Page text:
microRNAs (miRNAs)
miRNAs are small, noncoding single-stranded RNAs involved in the regulation of mRNA. Due to their short sequence (typically 19-22 nucleotides), miRNAs are highly stable in most body fluids (including urine) as they are resistant to RNase degradation.24 Several miRNAs have been implicated as potential biomarkers in prostate cancer diagnosis and management, including miRNA-141, miRNA-375, miRNA-221, miRNA-21, miRNA-182 and miRNA-187.25, 26 miR-187 detected in urine has been suggested as a candidate for improving the predictive value for a positive biopsy; a prediction model including serum PSA, urine PCA3, and miR-187 provided 88.6% sensitivity and 50% specificity (AUC 0.711, p = 0.001) for a positive biopsy.26 Ultimately, these miRNAs need to be further validated in terms of their ability to regulate various pathways important for prostate cancer management and their potential role as tumor markers.

Combining Tumor Markers

In an effort to improve the predictive accuracy of a positive biopsy, the last several years have seen a plethora of studies combining biomarkers to not only improve predictive accuracy above that offered by PSA, but also individual, newer biomarkers. As previously mentioned, the decrease in specificity associated with PSA and prostate cancer is secondary to an elevated PSA in men with prostatitis and/or BPH. The “perfect” biomarker (or combination) would delineate prostate cancer (and ultimately high-grade prostate cancer) from other benign entities.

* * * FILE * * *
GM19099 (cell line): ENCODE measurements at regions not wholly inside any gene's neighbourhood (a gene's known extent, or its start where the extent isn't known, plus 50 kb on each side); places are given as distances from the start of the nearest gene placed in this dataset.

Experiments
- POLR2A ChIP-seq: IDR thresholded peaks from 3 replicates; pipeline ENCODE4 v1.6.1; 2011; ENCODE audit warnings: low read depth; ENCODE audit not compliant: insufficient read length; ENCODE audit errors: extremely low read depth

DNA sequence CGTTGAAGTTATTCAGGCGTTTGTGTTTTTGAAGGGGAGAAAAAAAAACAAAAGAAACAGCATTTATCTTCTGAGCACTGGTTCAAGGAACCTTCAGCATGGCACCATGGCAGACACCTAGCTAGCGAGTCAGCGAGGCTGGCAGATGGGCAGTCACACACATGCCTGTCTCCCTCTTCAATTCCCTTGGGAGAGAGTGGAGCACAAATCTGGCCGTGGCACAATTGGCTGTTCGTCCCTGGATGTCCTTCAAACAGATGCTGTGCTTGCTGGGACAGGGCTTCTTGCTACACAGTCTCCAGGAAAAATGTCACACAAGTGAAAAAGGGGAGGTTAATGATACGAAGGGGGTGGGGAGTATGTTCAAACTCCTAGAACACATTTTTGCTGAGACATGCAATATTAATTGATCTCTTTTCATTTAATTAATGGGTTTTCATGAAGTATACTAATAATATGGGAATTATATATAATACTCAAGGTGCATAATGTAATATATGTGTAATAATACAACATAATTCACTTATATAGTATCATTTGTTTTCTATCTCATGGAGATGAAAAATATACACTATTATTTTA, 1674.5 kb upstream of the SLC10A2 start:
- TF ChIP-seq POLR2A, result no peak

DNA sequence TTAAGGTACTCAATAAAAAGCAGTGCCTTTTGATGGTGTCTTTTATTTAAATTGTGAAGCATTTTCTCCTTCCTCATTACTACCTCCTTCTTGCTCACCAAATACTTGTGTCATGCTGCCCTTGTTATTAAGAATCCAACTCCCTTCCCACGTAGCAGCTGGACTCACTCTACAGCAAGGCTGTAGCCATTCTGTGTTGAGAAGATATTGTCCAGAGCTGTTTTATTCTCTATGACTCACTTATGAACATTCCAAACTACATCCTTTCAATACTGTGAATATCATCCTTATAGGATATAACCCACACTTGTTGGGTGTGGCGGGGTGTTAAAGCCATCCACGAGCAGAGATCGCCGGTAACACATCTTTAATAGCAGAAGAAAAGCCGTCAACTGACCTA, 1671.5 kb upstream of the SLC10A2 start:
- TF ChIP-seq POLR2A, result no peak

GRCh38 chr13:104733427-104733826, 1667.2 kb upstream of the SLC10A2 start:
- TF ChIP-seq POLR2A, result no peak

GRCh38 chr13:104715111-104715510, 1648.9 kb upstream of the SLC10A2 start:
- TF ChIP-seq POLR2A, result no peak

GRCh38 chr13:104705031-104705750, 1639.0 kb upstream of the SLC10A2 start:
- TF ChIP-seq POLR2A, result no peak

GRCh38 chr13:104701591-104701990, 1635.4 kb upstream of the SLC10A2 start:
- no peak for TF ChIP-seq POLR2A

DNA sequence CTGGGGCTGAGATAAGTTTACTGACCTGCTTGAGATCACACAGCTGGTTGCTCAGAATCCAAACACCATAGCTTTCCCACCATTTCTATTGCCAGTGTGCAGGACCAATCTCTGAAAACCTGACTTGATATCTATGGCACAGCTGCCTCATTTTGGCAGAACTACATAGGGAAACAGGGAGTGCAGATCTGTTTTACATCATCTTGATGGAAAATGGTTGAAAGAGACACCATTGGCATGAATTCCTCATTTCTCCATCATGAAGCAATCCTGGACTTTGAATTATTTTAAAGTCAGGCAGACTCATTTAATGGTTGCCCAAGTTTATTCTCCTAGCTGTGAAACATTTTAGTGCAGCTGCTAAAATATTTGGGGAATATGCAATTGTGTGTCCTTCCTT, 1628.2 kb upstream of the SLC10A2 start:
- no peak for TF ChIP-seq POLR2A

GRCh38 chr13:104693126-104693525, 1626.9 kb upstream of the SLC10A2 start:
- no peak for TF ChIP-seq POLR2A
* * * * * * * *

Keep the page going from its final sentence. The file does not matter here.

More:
Vedder et al.27 assessed the added value of %fPSA, PCA3, and 4KScore Test to the ERSPC prediction models among men in the Dutch arm of the ERSPC screening trial. Prostate cancer was detected in 119 of 708 men – adding %fPSA did not improve the predictive value of the risk calculators, however, the 4KScore discriminated better than PCA3 in univariate models (AUC 0.78 vs. 0.62; p=0.01). In the overall population, there was no statistically significant difference between the multivariable model with PCA3 (AUC 0.73) versus the model with the 4KScore (AUC 0.71; p=0.18). Among 127 men with a previous negative biopsy, Auprich et al.28 compared the performance of total PSA, %fPSA, PSA velocity (PSAV), and PCA3 at first, second and ≥ third repeat biopsy. At first repeat biopsy, PCA3 predicted prostate cancer best (AUC 0.80) compared with total PSA. A second repeat biopsy, %fPSA demonstrated the highest accuracy (AUC 0.82), and again at ≥ third repeat biopsy %fPSA demonstrated the highest accuracy (AUC 0.70).28 

This sampling of studies demonstrates that many combinations of biomarkers are being studied in an effort to improve detection of high-grade cancer and decrease the number of unnecessary biopsies. The next generation of biomarker combinations has and will continue to incorporate multi-parametric prostate MRI into predictive algorithms for clinically significant prostate cancer.29-31


For over four decades, research efforts have been directed towards improving the detection of prostate cancer and attempting to build on the predictive accuracy of the first prostate cancer tumor marker, PSA. With the United States Preventative Services Task Force’s 2012 recommendation for the urgent need to identify new screening efforts to better identify indolent versus aggressive disease, the last several years have seen a dramatic increase in prostate cancer biomarker options. As briefly highlighted, biomarker combinations studies have demonstrated improved predictive accuracy of positive biopsies; however, these combinations are far from perfect, are expensive and much work remains to be done. Furthermore, the specific indication (pre-biopsy, post-negative biopsy, active surveillance, etc) and a combination of tumor markers remain to be fully elucidated.
Written by: Zachary Klaassen, MD, MSc